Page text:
High-flow nasal cannula and conventional oxygen therapy provided similar benefits in patients with acute respiratory failure, according to a review of a recent meta-analysis, published in the Annals of Emergency Medicine.
Brit Long, MD, and Michael D. April, MD, DPhil, both from the Department of Emergency Medicine at the San Antonio Uniformed Services Health Education Consortium, Fort Sam, Houston, Texas, reviewed a meta-analysis originally conducted by Zhu et al and published in BMC Pulmonary Medicine in 2017.
The authors of the original analysis searched EMBASE, MEDLINE, the Cochrane Library, and Wanfang databases for randomized controlled trials that compared high-flow nasal cannula and convention oxygen therapies in adults with acute respiratory failure. The investigators identified 4 studies involving 703 patients.
Two of these studies evaluated the use of high-flow nasal cannula for 24 hours or more, and 2 evaluated this use for less than 24 hours. Outcome measures included escalation of respiratory support, intubation, mortality, and transfer to the intensive care unit.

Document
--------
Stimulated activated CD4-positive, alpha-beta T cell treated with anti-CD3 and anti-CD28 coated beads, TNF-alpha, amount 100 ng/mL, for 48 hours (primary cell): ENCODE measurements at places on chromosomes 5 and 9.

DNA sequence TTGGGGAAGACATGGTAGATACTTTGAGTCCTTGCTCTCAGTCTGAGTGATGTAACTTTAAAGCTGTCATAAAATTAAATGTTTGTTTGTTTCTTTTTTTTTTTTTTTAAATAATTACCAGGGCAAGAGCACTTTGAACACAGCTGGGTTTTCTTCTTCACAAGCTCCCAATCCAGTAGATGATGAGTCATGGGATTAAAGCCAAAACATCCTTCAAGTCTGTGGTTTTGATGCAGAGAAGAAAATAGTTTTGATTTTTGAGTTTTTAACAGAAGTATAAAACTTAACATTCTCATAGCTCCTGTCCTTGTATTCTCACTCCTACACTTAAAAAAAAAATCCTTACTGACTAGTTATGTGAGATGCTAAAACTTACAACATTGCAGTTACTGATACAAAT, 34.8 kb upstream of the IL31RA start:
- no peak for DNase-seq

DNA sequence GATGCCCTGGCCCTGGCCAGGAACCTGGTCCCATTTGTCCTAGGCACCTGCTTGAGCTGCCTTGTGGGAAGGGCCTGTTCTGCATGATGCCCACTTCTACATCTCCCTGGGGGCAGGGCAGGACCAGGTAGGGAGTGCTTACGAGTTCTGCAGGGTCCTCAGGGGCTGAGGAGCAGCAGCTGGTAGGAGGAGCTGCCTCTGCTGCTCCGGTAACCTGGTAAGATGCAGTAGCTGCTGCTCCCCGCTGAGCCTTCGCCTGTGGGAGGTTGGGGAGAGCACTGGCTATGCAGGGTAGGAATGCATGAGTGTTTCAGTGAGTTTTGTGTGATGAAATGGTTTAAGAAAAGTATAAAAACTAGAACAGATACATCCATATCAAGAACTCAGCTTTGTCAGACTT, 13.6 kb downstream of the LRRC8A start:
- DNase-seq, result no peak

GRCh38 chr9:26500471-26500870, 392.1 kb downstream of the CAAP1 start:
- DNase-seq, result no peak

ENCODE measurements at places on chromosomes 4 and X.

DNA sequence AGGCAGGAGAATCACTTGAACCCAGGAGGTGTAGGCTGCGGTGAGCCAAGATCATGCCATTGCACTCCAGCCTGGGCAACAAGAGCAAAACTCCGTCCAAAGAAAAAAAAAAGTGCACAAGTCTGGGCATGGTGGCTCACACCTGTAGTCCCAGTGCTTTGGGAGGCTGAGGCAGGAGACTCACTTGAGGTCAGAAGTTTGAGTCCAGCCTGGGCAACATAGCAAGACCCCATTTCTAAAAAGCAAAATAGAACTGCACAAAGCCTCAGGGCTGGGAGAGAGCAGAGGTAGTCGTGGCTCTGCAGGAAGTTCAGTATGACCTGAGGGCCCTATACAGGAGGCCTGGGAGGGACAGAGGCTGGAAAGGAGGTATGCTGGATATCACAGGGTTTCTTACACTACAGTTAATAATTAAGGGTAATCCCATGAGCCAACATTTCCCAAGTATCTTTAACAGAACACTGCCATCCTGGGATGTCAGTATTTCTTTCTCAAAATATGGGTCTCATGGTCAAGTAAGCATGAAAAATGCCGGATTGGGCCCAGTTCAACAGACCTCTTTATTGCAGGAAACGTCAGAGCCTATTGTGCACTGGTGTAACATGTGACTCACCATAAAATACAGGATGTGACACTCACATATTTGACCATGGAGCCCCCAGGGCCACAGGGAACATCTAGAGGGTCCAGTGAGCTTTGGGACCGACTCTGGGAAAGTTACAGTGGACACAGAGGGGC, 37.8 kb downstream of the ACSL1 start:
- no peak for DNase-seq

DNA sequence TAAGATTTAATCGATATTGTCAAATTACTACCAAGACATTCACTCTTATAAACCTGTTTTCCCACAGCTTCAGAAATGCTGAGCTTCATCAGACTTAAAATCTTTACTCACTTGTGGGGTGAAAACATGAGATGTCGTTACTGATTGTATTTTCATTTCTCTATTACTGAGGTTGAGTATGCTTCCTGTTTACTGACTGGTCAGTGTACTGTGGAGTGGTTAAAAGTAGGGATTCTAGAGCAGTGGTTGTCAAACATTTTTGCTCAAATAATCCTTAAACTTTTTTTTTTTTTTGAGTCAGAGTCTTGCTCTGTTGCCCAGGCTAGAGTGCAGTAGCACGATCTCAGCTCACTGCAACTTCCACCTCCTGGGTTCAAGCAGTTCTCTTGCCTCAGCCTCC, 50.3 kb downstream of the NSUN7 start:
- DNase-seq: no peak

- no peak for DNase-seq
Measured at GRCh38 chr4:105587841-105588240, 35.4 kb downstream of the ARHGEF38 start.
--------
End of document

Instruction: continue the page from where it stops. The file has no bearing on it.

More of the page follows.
Although the investigators found no difference for the 2 different modes of respiratory support in the random effects model, subgroup analysis revealed that patients treated with high-flow nasal cannula for 24 hours or more experienced a 29% decrease in escalation of respiratory support. However, rates of intubation, mortality, and transfer to the intensive care unit were similar between the 2 groups.
Dr Long and Dr April noted that acute respiratory failure can be life-threatening and that respiratory support, usually by nasal cannula or face mask, is standard treatment. However, both provided limited maximal flow rate. The high-flow nasal cannula provides humidified and heated supplemental oxygen at a maximal flow rate of 60 L/min.
The meta-analysis is limited by the small number of included studies and by the variation in the criteria for acute respiratory failure among the studies included in the analysis. It is also limited by heterogeneity in a number of other factors, including study setting, patient selection, acute respiratory failure severity, high-flow nasal cannula starting flow, criteria for escalation of respiratory support, and duration of therapy. Dr Long and Dr April also suggested that the high-flow nasal cannula may affect patients with acute respiratory failure with hypoxia differently than those with hypercapnia.
Dr Long and Dr April called for larger studies with similar criteria for acute respiratory failure, high-flow nasal cannula flow rate, and criteria for respiratory support escalation.
Long B, April MD. Is high-flow nasal cannula more effective than conventional oxygen therapy for preventing escalation of respiratory support in patients with acute respiratory failure [published online April 20, 2018]. Ann Emerg Med. doi:10.1016/j.annemergmed.2018.03.011